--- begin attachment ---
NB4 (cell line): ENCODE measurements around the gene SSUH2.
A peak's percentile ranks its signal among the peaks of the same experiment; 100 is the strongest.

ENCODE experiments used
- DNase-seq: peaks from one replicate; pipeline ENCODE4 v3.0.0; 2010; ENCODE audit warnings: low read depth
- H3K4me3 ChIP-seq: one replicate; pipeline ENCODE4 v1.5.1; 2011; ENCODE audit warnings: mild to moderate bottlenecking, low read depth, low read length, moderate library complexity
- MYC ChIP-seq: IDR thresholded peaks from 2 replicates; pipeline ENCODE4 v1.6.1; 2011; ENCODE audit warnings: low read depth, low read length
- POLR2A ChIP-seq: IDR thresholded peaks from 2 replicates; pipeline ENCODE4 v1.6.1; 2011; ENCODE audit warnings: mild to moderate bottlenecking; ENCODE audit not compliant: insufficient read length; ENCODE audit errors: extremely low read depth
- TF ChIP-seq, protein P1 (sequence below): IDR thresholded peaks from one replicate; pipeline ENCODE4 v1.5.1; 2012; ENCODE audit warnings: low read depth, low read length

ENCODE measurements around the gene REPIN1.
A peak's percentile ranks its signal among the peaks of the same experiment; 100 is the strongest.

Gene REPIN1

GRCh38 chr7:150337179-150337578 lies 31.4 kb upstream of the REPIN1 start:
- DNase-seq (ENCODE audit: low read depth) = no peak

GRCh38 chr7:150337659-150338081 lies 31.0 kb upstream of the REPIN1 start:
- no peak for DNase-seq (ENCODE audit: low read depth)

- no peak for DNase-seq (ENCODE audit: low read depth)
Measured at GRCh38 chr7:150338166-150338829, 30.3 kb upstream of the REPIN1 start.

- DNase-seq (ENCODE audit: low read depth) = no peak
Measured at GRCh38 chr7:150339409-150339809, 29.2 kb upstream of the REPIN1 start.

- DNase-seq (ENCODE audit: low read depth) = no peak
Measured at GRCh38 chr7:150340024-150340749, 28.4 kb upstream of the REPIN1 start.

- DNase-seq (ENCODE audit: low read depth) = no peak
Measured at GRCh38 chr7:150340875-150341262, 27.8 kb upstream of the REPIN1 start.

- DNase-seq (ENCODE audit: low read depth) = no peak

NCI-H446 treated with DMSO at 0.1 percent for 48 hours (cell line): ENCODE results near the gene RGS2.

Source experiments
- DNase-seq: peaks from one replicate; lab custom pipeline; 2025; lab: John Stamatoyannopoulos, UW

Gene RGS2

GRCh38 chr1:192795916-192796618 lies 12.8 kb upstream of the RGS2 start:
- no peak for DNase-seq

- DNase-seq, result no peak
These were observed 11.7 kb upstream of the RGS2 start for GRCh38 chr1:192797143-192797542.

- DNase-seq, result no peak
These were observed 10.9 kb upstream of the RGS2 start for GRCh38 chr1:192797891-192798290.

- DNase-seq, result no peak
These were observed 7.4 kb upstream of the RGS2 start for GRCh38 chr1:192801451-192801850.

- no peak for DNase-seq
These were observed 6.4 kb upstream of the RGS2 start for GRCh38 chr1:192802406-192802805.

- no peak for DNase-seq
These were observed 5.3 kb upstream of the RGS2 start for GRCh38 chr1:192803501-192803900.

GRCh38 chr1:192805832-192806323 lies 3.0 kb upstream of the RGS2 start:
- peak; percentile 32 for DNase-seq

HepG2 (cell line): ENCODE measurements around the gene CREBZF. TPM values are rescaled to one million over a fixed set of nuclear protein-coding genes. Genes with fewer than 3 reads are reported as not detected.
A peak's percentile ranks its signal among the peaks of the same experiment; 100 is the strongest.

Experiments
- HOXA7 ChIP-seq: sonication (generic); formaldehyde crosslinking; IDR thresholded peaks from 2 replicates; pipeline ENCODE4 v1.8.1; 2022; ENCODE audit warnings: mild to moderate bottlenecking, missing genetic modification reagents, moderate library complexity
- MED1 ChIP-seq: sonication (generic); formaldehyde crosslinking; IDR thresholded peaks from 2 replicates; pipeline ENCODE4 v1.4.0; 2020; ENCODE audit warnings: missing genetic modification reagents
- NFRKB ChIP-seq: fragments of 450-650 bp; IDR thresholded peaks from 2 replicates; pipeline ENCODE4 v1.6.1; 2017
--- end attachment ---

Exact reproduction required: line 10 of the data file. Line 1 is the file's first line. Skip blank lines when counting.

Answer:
A peak's percentile ranks its signal among the peaks of the same experiment; 100 is the strongest.